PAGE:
Fewer but better heart drugs on the way?

15th September 2016

Heart drugs account for a smaller proportion of medications being developed than 25 years ago, but they are more inventive and likely to have the most health benefits for patients.

That is the view of researchers in an article published online in the Journal of the American College of Cardiology: Basic to Translational Science.

The drugs in the pipeline are more likely to be cell-based therapies, trying to modify heart cells, and to be developed by small or medium-sized companies rather than by large pharmaceutical companies, said the team.

Researcher Thomas Hwang, from Harvard University, said given the increasing amount of heart disease around the world, a declining number of new therapies was concerning.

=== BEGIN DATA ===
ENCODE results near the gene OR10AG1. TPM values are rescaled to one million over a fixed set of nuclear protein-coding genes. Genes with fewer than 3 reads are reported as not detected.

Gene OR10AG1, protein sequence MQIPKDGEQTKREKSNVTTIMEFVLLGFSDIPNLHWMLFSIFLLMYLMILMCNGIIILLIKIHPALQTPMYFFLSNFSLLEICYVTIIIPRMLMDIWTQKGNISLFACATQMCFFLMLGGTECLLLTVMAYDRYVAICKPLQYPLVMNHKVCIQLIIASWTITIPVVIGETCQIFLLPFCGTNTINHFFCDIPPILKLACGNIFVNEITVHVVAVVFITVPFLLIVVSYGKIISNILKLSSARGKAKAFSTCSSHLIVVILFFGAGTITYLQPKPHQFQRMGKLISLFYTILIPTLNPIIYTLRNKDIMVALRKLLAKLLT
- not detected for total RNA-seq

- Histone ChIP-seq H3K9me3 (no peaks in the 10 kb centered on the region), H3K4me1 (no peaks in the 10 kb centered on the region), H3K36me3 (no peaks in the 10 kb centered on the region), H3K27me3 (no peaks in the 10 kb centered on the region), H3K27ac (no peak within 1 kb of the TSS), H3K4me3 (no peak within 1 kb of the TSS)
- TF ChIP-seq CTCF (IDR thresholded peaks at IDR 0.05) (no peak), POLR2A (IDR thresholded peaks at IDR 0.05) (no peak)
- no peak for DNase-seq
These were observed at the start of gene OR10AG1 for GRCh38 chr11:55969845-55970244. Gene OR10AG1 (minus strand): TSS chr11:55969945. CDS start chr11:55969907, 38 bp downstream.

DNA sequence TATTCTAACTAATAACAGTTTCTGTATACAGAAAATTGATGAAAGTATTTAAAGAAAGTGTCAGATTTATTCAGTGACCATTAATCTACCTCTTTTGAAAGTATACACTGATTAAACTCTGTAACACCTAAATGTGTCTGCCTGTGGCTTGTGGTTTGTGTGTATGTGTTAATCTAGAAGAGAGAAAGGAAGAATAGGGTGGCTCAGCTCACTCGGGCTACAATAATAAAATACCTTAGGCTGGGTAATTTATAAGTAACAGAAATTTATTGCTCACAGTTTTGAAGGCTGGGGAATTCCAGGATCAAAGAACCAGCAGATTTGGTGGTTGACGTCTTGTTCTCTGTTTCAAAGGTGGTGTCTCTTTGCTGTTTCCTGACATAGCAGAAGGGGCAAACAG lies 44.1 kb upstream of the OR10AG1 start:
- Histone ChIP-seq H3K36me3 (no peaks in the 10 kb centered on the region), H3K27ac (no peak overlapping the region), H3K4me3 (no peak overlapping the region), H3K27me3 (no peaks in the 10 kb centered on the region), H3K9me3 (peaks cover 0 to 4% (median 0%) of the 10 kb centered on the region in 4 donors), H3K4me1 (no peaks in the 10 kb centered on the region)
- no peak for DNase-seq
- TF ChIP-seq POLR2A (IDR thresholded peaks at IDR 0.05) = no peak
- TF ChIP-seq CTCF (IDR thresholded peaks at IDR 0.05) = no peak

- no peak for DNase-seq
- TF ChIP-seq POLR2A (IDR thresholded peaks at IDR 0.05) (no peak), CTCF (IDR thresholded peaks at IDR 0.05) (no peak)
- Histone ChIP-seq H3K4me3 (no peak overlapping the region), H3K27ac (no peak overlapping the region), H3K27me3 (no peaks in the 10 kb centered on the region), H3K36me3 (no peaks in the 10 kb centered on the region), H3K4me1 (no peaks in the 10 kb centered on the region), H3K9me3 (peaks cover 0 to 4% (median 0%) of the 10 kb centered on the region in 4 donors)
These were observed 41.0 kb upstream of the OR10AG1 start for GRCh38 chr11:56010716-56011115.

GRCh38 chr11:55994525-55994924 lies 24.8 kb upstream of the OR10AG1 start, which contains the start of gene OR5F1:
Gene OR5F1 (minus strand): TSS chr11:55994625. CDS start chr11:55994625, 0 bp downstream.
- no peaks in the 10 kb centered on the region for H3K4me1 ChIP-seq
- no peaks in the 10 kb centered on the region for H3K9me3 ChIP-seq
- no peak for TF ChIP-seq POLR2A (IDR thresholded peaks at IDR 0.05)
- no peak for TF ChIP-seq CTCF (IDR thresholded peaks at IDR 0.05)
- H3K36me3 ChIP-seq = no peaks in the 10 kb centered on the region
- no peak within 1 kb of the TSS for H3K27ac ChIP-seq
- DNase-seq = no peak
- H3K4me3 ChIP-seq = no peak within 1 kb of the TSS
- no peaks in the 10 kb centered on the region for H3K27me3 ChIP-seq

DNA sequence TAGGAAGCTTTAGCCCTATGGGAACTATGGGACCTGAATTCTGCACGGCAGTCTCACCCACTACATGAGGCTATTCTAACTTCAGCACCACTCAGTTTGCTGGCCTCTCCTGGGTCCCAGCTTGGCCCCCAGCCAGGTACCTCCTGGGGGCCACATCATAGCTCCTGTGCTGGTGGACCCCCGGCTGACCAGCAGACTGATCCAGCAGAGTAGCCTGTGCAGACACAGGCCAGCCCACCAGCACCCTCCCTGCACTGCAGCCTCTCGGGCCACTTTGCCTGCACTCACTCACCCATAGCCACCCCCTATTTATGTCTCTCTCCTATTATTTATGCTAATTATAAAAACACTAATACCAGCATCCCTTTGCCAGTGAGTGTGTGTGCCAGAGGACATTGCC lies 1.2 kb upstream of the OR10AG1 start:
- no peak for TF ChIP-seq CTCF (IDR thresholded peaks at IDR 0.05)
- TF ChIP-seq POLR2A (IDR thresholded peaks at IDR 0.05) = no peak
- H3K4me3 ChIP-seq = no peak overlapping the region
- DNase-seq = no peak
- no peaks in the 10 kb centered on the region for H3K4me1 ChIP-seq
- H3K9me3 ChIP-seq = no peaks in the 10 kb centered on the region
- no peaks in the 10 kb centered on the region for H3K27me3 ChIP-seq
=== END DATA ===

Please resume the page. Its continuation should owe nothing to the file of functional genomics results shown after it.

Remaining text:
But fellow researcher Dr Aaron Kesselheim said a greater percentage of the heart drugs in development were innovative and the most likely to have the most important clinical impact. Having fewer, more targeted drugs was not a bad thing.

Dr Hwang said: “Policymakers should focus their efforts on supporting research aimed at improving gaps in the understanding of the pathophysiological bases for cardiovascular disorders, as well as facilitating translational efforts to develop new cardiovascular therapeutics.”

For more details, see here